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January 10, 1992 - Image 24

Resource type:
Text
Publication:
The Detroit Jewish News, 1992-01-10

Disclaimer: Computer generated plain text may have errors. Read more about this.

T H

Sleepwalkers

day such as the NAACP.

Photo by Dan ie l Lipp itt

T

Norman Naimark:
"We don't have
that many shared
experiences."

24

FRIDAY, JANUARY 10, 1992

a cent is spent toward
education.
There are Jews who say
their opinion of blacks isn't
based on skin color but on
economics. There is an often
expressed stereotype that
blacks might not have the
money a Jewish family has
to maintain a home in a
middle class neighborhood.
Beyond the economics,
though, is a real fear among
many Jews that blacks
bring to a neighborhood a
track record of drugs,
violence and blight.
Also, there are Jews who
resent blacks for failing to
recognize the role Jews
played not only in the civil
rights movement, but in
helping to create civil rights
organizations that exist to-

o community leaders,
relations between
blacks and Jews are
far from simple. Leaders
organize meetings over cof-
fee and cake, sponsor round-
table discussions and debate
major sticking points.
They have held inter-
racial seders, sung gospel
hymns together, organized
canned food drives, run
tutorial programs, sent
black teens to Israel and
Jewish teens to Senegal.
There are literally hun-
dreds of programs of black-
Jewish interaction across
the country.
Locally, several syn-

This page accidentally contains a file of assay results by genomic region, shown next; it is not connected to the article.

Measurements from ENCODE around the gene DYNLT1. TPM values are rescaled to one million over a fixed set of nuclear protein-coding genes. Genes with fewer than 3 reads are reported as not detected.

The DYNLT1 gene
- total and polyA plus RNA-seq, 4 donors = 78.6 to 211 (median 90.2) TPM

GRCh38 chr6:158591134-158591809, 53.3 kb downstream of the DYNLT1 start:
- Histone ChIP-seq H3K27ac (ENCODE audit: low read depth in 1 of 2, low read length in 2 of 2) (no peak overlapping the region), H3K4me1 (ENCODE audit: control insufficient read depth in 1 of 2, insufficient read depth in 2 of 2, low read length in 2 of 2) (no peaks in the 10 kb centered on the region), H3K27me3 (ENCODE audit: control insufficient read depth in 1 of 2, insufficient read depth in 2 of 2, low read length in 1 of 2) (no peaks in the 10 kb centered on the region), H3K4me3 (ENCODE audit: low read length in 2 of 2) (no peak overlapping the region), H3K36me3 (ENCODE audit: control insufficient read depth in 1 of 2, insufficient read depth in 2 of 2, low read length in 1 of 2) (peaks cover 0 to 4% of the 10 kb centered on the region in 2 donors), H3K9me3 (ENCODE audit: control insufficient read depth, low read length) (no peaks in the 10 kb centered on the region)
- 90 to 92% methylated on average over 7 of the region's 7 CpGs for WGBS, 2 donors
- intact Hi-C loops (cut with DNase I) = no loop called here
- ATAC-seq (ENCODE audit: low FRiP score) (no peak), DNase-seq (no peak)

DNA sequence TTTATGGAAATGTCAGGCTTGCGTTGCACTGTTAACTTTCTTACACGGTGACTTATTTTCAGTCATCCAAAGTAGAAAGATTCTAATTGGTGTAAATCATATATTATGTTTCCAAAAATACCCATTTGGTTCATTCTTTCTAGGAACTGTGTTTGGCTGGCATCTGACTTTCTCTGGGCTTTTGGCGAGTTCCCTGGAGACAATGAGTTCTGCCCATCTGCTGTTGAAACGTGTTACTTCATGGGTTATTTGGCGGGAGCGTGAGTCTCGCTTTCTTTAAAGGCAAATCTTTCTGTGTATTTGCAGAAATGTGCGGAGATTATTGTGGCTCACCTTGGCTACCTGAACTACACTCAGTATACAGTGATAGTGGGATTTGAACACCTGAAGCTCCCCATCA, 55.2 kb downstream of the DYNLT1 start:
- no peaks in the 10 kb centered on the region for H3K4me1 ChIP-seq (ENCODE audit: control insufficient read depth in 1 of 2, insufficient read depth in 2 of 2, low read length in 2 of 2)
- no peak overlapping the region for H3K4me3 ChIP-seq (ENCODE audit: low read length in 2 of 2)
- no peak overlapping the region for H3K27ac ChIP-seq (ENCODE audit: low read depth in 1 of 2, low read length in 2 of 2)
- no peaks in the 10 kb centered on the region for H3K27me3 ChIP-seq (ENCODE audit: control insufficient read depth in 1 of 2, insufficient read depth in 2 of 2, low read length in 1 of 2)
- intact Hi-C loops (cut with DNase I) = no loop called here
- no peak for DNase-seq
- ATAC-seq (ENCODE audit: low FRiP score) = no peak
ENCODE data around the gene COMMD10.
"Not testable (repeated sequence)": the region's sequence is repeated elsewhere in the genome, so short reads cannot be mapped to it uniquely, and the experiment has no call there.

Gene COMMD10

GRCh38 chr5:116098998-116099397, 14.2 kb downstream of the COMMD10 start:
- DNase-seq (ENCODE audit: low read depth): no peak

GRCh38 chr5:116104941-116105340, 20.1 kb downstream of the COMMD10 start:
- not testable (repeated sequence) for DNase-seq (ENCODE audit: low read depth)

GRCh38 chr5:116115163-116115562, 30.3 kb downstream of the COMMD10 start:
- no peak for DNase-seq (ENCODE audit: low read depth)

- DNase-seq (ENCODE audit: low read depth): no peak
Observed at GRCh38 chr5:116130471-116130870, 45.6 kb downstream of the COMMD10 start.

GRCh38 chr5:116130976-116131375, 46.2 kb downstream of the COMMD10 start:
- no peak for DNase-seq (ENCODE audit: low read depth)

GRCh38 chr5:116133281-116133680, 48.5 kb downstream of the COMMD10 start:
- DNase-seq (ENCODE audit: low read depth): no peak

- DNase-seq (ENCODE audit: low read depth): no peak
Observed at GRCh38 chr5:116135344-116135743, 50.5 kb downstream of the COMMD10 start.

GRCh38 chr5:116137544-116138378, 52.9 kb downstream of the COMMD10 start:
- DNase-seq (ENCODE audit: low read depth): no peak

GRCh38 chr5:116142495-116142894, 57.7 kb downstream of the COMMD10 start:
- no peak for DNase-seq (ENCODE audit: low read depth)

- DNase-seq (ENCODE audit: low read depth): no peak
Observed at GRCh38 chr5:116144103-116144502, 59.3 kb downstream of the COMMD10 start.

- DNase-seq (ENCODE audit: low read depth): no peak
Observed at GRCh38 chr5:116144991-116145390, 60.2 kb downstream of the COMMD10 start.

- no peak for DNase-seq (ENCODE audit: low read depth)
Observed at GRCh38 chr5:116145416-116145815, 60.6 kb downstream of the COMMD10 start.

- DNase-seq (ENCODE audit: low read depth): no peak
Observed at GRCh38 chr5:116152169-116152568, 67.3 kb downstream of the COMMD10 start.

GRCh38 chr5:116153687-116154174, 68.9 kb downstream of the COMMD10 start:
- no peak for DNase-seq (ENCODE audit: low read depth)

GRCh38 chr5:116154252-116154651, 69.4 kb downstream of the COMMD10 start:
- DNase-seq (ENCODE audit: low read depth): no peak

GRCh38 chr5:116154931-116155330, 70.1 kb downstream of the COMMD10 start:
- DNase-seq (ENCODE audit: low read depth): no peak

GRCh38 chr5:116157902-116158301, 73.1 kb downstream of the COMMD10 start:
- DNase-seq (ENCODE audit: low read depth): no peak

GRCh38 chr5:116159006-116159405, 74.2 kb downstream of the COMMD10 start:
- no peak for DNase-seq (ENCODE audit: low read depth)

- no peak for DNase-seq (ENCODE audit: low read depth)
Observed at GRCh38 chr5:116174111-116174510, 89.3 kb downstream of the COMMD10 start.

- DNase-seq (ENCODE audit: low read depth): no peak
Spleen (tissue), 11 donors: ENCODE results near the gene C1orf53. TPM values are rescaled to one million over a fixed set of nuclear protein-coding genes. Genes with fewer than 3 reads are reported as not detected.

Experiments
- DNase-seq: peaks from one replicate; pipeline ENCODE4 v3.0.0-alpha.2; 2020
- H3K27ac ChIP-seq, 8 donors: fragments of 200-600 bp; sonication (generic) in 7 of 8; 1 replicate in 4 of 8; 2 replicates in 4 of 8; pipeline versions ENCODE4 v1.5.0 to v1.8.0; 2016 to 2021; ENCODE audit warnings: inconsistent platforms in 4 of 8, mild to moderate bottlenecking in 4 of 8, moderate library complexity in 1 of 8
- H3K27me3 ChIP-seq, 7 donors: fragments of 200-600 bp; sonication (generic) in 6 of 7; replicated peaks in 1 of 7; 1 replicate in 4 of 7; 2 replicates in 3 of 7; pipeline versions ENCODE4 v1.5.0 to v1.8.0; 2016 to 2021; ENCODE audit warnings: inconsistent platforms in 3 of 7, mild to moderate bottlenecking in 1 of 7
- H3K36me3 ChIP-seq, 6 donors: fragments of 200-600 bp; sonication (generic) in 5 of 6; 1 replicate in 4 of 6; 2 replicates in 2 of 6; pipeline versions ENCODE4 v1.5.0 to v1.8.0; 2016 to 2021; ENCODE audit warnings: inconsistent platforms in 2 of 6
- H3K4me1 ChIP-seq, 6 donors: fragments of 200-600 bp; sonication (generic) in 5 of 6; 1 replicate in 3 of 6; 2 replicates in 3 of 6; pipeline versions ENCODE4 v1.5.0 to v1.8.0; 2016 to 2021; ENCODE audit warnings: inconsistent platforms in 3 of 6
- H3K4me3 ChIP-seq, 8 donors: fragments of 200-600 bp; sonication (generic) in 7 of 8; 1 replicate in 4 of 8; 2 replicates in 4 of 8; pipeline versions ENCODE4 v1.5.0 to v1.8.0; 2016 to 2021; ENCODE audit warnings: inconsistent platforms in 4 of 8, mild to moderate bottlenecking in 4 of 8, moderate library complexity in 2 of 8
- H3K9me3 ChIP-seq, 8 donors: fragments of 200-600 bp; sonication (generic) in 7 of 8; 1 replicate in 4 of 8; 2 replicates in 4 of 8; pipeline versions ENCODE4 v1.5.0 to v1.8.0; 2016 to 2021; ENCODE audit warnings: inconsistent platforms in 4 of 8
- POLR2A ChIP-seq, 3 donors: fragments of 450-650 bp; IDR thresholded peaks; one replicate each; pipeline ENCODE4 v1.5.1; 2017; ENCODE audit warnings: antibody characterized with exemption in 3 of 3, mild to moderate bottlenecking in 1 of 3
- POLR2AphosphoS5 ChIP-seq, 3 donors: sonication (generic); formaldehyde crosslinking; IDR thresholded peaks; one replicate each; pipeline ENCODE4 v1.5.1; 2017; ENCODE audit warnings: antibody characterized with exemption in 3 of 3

agogues have programs
aimed at creating a bridge
into the black community.
But, say some black and
Jewish leaders, dialogue
and coalition-building are
zero-sum games.
"In terms of black-Jewish
relations, it's a very small
thing," said Bill Nabers,
president of the Southern
Oakland County Chapter of
the NAACP. "So far, all we
have is just the beginn-
ings."
Among Jewish leaders,
dialogue is a crucial step,
albeit a difficult one.
"What we really need to
do is somehow find a way
for those relations to
trickle down," said Jeannie
Weiner, president of the
Jewish Community Coun-
cil.
Getting positive relations
to "trickle down" is one
prol;lem, it's not the only
one.
Dialogue participants,
both black and Jewish,
complain that arguments
frequently tend to repeat
themselves. Dialogue
leaders lose interest and
have to be replaced. Plus,
the participants are get-
ting older, grayer and less
optimistic about the future.
Frank Sklarsky, 35,
chairs an American Jewish
Committee black-Jewish
dialogue group. Since fall,
the group has yet to meet,
and its black co-chairman
quit, citing his inability to
bring in black participants.
Mr. Sklarsky said he is one
of the youngest members of
the group, and many older

participants come wanting
to discuss past, not future,
cooperation.
"I consider it a luxury
when we can get a group of
blacks to sit down and talk
with us," he said. "They
have an awfully full platter
— schools, the homeless

Even when it works, dia-
logue groups get hung up
on the same issues: why
does Israel support South
Africa? Why can't the
black community silence
black anti-Semites like
Louis Farrakhan?
"We should be realistic
about what will happen,"
said Leon Warshay, a pro-
fessor of sociology at
Wayne State University.
"Blacks, in the final analy-
sis, won't care much about
Israel."

They have held
interracial seders,
sung gospel hymns
together, organized
canned food
drives, run tutorial
programs, sent
black teens to
Israel and Jewish
teens to Senegal.

The graying of black-
Jewish dialogue — without
a younger generation to
take up the mantle — is a
phenomenon that may
have nothing to do with re-
lations between the two
groups. One Detroit black
said that blacks may not
want to rely on Jewish —
or any white — economic
support because of a sense
of racial pride.
"If you're 23, black and
from Detroit, you're going
to be bitter," said Ellen
Hill of Detroit. "You're go-
ing to say: 'I'm taking back
the city.' "
Ms. Hill, who went to
private, mostly white
suburban schools all her
life, added that Detroit
blacks resent suburban
whites, especially those
perceived as exploiters of
the city.
Younger blacks believe

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